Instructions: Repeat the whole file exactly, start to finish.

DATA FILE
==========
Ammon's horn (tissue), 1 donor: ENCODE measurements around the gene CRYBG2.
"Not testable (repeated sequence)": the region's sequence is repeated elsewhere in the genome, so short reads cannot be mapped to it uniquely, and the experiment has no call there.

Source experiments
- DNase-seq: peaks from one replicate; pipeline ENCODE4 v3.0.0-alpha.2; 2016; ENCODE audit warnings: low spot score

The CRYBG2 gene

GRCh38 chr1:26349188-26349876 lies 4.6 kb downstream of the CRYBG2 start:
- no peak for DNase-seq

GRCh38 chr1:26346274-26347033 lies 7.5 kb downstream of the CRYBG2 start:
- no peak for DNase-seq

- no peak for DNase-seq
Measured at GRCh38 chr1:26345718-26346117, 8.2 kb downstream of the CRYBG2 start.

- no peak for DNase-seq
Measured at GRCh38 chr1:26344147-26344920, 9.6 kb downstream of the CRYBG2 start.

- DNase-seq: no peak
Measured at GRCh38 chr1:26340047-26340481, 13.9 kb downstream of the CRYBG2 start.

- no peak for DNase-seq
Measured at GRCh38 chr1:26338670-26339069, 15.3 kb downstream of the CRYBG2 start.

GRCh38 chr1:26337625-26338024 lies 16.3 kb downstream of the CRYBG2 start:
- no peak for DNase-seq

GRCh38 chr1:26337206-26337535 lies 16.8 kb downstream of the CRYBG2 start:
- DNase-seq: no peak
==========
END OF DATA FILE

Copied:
Ammon's horn (tissue), 1 donor: ENCODE measurements around the gene CRYBG2.
"Not testable (repeated sequence)": the region's sequence is repeated elsewhere in the genome, so short reads cannot be mapped to it uniquely, and the experiment has no call there.

Source experiments
- DNase-seq: peaks from one replicate; pipeline ENCODE4 v3.0.0-alpha.2; 2016; ENCODE audit warnings: low spot score

The CRYBG2 gene

GRCh38 chr1:26349188-26349876 lies 4.6 kb downstream of the CRYBG2 start:
- no peak for DNase-seq

GRCh38 chr1:26346274-26347033 lies 7.5 kb downstream of the CRYBG2 start:
- no peak for DNase-seq

- no peak for DNase-seq
Measured at GRCh38 chr1:26345718-26346117, 8.2 kb downstream of the CRYBG2 start.

- no peak for DNase-seq
Measured at GRCh38 chr1:26344147-26344920, 9.6 kb downstream of the CRYBG2 start.

- DNase-seq: no peak
Measured at GRCh38 chr1:26340047-26340481, 13.9 kb downstream of the CRYBG2 start.

- no peak for DNase-seq
Measured at GRCh38 chr1:26338670-26339069, 15.3 kb downstream of the CRYBG2 start.

GRCh38 chr1:26337625-26338024 lies 16.3 kb downstream of the CRYBG2 start:
- no peak for DNase-seq

GRCh38 chr1:26337206-26337535 lies 16.8 kb downstream of the CRYBG2 start:
- DNase-seq: no peak